Editorial: Why Writing? Why Now?

Why writing? Why now? Or perhaps that second question should be why not? There seems to be a pervading belief throughout education that writing belongs solely to the English domain, that time and resources prohibit its incorporation into lessons in other core areas of teaching; however, the practice of writing, and drawing by extension, is humankind’s oldest form of communication. For retention of information, for sparking innovative ideas and new connections, writing remains one of our strongest tools. Consistent, content-rich writing practice facilitates our students’ abilities to elaborate, support with evidence, think logically, organize, collaborate, and think “outside the box”. Certainly, the daily practice of writing is crucial for those interested in making it part of their creative lives, because developing a life centered around published writing requires a person to do the work every day. More than that, though, writing well, developing those synapses that allow us to communicate effectively and familiarly with other human beings, simply enriches our lives. I believe that is what we are in the business of doing: enriching our students’ lives through learning. Writing is work, and it can be difficult, but it can also be fun and can readily open a student’s mind for learning.

This summer, I completed work through George Mason University’s Northern Virginia Writing Project, where we ate, slept, and breathed writing for four intensive weeks. Here, teachers from every grade level and many subject areas collaborated daily on ways to incorporate writing into their lessons. Visiting presenters from area high schools, George Mason University, and Johns Hopkins University fitted us with invaluable tools to enrich our students’ experiences through the practice of writing in the coming year. With their modeling as a scaffold, we presented our own lessons, the best of the best writing ideas that we had used in our classrooms. Additionally, we did the work of writing. We wrote morning pages for thirty minutes each day, met in writers groups, developed solid pieces of writing, and published an anthology. As was the program’s intent, we left as teachers of writing who also write.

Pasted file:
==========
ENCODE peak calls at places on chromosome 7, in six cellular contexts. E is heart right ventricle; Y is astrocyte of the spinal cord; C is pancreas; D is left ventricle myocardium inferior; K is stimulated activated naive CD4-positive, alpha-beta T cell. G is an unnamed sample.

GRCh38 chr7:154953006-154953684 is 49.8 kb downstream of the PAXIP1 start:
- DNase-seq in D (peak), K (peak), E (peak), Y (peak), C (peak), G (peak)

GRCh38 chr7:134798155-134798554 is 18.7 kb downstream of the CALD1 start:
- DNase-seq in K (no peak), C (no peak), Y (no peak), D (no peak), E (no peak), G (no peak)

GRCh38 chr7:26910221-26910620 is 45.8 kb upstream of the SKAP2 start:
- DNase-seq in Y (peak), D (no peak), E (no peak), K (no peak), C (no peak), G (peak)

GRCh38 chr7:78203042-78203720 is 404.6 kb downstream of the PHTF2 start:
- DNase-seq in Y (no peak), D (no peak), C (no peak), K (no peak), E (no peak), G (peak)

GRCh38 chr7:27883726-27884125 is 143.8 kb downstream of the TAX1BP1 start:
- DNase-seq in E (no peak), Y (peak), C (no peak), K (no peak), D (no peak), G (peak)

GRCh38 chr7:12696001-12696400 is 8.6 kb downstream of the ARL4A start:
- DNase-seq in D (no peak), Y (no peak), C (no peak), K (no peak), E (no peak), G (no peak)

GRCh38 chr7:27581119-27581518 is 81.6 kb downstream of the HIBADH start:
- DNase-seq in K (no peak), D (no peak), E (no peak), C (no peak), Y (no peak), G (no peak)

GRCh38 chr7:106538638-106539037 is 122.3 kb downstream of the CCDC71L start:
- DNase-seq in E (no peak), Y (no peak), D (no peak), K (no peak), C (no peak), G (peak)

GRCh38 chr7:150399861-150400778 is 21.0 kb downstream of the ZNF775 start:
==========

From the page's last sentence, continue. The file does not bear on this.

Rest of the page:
As an extension of these experiences, I am initiating this blog: The Write Stuff – Virginia. Using my background as a columnist for Front Porch Magazine, I will provide my readers interviews with teachers throughout the state of Virginia who use writing as an integral part of their lessons. Of course, you will see many ideas from English teachers here, but I plan to reach out to instructors of all content areas and grade levels to facilitate a movement of educators who view writing as an essential piece of their teaching philosophy.